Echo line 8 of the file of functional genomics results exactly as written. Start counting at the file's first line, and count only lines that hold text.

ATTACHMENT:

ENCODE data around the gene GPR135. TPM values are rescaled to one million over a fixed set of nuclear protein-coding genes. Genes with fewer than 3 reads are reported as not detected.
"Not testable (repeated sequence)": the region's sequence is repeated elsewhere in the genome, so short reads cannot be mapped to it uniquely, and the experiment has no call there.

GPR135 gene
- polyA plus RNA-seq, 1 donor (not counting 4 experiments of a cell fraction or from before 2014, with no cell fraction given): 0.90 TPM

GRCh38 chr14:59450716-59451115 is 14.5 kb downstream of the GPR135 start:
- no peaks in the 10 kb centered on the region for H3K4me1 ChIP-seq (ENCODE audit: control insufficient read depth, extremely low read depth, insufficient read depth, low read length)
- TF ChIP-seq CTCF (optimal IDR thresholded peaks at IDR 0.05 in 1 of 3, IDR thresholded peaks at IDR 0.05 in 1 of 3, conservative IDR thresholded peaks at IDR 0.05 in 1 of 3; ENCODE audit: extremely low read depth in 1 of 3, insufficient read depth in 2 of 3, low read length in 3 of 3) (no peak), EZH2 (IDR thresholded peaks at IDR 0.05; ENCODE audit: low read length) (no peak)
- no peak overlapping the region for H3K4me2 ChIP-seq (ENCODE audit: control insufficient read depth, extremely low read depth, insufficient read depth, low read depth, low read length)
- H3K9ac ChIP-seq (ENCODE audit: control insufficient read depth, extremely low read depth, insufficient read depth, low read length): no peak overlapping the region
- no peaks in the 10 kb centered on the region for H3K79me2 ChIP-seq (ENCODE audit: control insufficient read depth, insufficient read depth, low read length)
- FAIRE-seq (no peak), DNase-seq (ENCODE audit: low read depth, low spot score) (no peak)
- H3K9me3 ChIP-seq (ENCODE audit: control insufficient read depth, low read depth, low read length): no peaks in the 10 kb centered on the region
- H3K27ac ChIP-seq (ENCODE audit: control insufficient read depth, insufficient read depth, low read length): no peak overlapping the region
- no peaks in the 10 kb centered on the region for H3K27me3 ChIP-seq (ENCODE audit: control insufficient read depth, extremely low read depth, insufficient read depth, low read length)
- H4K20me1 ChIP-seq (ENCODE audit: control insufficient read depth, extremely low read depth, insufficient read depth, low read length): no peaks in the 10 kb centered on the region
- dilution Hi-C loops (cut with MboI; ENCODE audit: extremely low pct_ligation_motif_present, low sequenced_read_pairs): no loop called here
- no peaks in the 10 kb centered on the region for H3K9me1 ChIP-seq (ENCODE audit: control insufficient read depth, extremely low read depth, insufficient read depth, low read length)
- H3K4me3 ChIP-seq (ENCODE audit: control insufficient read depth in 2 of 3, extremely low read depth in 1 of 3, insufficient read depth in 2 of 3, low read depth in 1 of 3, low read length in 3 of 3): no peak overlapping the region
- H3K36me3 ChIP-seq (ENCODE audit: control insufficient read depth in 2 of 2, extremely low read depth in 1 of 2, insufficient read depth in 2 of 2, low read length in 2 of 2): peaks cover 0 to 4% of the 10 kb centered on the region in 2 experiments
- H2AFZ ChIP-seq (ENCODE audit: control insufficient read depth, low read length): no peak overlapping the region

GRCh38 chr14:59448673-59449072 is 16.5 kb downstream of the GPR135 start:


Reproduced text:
- no peak overlapping the region for H3K4me2 ChIP-seq (ENCODE audit: control insufficient read depth, extremely low read depth, insufficient read depth, low read depth, low read length)